CNN — US LAW ENFORCEMENT ‘VERY NERVOUS’ ABOUT PROACTIVE POLICING AS GUN VIOLENCE SOARS

"I'm an older white guy. I'm going to stop, I don't feel threatened," said Jeffrey Butts, a professor at John Jay College of Criminal Justice. "There are people whose rational expectation is that (the stop) puts them in danger. They're going to have different response. It's amazing to me that we haven't confronted that and individual police officers don't think about that. They're just shocked and angered by someone daring to not comply."

Murder, Auto Theft Increased Statewide as Pandemic Played a Role

"It’s absurd to suggest that a change in New York bail practices somehow led to the shooting surge we’ve seen in cities across the country, not only New York City," said Jeffrey Butts, research professor at the John Jay College of Criminal Justice. "I doubt the officials posing this explanation even believe it. It’s just an opportunity to score political points against a law they would oppose whether it was effective or not."

New York Times — A 7-Year-Old Was Accused of Rape. Is Arresting Him the Answer?

There appears to be little, if any, organized opposition to raising the age of delinquency. But those who resist say doing so would hamstring the legal system, according to Jeffrey A. Butts, the director of the John Jay College of Criminal Justice’s Research and Evaluation Center. In rare cases involving a particularly dangerous child, he said, incarceration may prevent them from being a risk to others.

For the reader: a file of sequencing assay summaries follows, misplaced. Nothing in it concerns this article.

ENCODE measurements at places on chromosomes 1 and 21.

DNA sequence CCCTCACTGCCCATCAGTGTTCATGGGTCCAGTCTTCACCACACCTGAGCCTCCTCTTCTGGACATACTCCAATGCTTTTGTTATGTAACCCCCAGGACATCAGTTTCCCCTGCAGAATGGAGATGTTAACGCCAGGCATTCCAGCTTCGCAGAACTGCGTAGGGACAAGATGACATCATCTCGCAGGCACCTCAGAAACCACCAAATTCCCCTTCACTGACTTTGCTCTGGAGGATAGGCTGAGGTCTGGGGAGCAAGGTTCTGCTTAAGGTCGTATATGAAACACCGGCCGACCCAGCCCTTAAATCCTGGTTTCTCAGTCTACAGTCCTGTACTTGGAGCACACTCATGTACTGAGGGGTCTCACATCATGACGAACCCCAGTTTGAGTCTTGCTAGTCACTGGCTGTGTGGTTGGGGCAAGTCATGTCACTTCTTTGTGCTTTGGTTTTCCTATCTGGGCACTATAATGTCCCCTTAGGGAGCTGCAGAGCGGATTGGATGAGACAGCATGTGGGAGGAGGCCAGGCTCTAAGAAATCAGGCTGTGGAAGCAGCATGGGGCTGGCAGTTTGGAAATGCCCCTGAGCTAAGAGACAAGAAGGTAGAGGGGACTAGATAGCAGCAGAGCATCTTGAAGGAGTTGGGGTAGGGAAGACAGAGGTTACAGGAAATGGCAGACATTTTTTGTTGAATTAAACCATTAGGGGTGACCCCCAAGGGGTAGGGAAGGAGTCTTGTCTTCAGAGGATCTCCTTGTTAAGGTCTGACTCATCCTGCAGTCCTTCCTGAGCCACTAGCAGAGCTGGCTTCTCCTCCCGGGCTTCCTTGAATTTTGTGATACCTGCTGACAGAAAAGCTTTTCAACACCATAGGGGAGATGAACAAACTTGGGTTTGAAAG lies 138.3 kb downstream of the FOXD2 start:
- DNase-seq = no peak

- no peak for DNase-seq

Fox5 New York — Chinatown Assault Suspect was Arrested Last Week on Other Charges

Police often say the criminal justice system is a revolving door but Jeffrey Butts of John Jay College of Criminal Justice said his research proves otherwise. "The vast majority of people who are released pretrial do not get arrested again while they are waiting for trial," he said. "About 5%, at most, of people who are arrested and waiting trial and then released get rearrested prior to their trial."

Washington Post — Officials Worry the Rise in Violent Crime Portends a Bloody Summer: ‘It’s Trauma on Top of Trauma’

Some experts have detected some promising signs in recent crime data. In New York City, more than 500 people have been shot this year — the highest number in a decade and up more than 50 percent over the same period in 2020. But Jeffrey Butts, director of the research and evaluation center at John Jay College of Criminal Justice, said that percentage was better than the 158 percent increase in shootings reported last fall in the city, suggesting that the surge in violence, while still up, may be declining.